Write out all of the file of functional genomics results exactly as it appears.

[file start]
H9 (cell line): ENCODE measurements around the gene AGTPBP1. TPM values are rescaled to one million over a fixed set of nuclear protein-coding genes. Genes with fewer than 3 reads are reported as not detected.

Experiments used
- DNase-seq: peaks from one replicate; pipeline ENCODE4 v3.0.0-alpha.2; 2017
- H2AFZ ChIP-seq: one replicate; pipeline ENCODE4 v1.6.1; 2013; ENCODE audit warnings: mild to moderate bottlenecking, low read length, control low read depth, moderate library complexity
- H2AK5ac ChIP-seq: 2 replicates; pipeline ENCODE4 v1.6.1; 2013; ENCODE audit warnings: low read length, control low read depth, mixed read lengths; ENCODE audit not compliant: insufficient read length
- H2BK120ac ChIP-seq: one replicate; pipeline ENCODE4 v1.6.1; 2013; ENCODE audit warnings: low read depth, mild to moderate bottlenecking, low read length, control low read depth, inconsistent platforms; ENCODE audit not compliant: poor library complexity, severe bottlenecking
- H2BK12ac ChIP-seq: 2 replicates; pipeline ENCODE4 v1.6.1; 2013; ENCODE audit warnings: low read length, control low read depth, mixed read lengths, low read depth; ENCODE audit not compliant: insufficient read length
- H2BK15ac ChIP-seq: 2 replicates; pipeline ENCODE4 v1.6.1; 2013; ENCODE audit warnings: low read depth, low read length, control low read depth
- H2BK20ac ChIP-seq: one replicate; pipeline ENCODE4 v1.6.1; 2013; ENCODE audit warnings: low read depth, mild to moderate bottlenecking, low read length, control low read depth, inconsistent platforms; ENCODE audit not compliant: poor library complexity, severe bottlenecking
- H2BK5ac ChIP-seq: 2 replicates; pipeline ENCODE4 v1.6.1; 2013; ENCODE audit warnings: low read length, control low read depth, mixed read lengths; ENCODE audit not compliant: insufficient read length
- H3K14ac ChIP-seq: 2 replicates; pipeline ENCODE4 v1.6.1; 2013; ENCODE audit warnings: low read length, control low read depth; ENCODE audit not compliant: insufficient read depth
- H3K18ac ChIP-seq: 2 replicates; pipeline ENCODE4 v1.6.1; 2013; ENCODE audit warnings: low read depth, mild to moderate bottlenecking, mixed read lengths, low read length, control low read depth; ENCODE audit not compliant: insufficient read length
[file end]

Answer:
H9 (cell line): ENCODE measurements around the gene AGTPBP1. TPM values are rescaled to one million over a fixed set of nuclear protein-coding genes. Genes with fewer than 3 reads are reported as not detected.

Experiments used
- DNase-seq: peaks from one replicate; pipeline ENCODE4 v3.0.0-alpha.2; 2017
- H2AFZ ChIP-seq: one replicate; pipeline ENCODE4 v1.6.1; 2013; ENCODE audit warnings: mild to moderate bottlenecking, low read length, control low read depth, moderate library complexity
- H2AK5ac ChIP-seq: 2 replicates; pipeline ENCODE4 v1.6.1; 2013; ENCODE audit warnings: low read length, control low read depth, mixed read lengths; ENCODE audit not compliant: insufficient read length
- H2BK120ac ChIP-seq: one replicate; pipeline ENCODE4 v1.6.1; 2013; ENCODE audit warnings: low read depth, mild to moderate bottlenecking, low read length, control low read depth, inconsistent platforms; ENCODE audit not compliant: poor library complexity, severe bottlenecking
- H2BK12ac ChIP-seq: 2 replicates; pipeline ENCODE4 v1.6.1; 2013; ENCODE audit warnings: low read length, control low read depth, mixed read lengths, low read depth; ENCODE audit not compliant: insufficient read length
- H2BK15ac ChIP-seq: 2 replicates; pipeline ENCODE4 v1.6.1; 2013; ENCODE audit warnings: low read depth, low read length, control low read depth
- H2BK20ac ChIP-seq: one replicate; pipeline ENCODE4 v1.6.1; 2013; ENCODE audit warnings: low read depth, mild to moderate bottlenecking, low read length, control low read depth, inconsistent platforms; ENCODE audit not compliant: poor library complexity, severe bottlenecking
- H2BK5ac ChIP-seq: 2 replicates; pipeline ENCODE4 v1.6.1; 2013; ENCODE audit warnings: low read length, control low read depth, mixed read lengths; ENCODE audit not compliant: insufficient read length
- H3K14ac ChIP-seq: 2 replicates; pipeline ENCODE4 v1.6.1; 2013; ENCODE audit warnings: low read length, control low read depth; ENCODE audit not compliant: insufficient read depth
- H3K18ac ChIP-seq: 2 replicates; pipeline ENCODE4 v1.6.1; 2013; ENCODE audit warnings: low read depth, mild to moderate bottlenecking, mixed read lengths, low read length, control low read depth; ENCODE audit not compliant: insufficient read length